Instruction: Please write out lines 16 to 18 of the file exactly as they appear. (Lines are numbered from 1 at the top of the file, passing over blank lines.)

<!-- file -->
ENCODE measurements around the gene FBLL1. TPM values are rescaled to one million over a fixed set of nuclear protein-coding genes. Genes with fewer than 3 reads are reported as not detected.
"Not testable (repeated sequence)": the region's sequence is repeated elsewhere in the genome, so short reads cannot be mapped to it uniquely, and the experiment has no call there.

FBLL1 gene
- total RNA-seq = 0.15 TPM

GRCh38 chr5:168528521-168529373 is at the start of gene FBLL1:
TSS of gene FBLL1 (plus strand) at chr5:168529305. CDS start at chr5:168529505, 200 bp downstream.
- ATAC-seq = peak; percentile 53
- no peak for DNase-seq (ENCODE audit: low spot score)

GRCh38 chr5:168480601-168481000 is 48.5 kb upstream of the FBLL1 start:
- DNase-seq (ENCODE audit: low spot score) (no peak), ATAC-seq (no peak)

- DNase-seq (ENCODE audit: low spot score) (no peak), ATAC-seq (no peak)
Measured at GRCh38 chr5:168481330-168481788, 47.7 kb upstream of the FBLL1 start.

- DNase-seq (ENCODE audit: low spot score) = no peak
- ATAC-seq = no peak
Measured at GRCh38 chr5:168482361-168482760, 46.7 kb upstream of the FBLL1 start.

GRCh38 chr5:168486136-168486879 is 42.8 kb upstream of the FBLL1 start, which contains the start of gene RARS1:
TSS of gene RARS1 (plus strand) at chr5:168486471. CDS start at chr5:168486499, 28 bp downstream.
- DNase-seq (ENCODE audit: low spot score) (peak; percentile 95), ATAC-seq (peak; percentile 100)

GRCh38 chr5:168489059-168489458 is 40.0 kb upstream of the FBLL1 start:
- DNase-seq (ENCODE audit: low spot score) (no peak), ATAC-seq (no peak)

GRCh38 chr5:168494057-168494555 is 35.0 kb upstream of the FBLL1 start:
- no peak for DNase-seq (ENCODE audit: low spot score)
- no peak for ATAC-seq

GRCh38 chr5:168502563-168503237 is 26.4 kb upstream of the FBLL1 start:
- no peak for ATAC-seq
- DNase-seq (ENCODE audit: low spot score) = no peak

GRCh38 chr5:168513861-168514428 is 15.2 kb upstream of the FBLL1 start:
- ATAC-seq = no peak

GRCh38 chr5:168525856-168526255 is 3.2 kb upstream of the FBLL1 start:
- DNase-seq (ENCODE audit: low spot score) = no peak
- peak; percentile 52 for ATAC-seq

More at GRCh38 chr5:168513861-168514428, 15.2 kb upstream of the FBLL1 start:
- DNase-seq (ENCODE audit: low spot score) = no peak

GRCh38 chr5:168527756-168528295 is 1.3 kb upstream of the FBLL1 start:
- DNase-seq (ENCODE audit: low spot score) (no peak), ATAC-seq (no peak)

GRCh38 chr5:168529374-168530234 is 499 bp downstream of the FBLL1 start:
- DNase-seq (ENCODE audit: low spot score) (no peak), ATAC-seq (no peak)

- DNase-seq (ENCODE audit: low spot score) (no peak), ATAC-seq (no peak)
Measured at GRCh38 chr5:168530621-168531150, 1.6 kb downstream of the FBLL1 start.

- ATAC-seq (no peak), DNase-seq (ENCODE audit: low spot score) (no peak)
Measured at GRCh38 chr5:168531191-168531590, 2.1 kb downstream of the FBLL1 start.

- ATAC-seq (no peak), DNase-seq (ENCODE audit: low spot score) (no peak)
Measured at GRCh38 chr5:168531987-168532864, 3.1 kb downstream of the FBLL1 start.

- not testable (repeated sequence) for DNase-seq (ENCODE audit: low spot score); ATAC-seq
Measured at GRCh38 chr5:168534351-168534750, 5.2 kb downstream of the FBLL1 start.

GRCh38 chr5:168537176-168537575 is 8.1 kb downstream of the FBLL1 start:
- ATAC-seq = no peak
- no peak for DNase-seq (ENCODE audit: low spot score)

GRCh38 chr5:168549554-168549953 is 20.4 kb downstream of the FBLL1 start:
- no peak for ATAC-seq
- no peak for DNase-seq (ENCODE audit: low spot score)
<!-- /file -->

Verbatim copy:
GRCh38 chr5:168486136-168486879 is 42.8 kb upstream of the FBLL1 start, which contains the start of gene RARS1:
TSS of gene RARS1 (plus strand) at chr5:168486471. CDS start at chr5:168486499, 28 bp downstream.
- DNase-seq (ENCODE audit: low spot score) (peak; percentile 95), ATAC-seq (peak; percentile 100)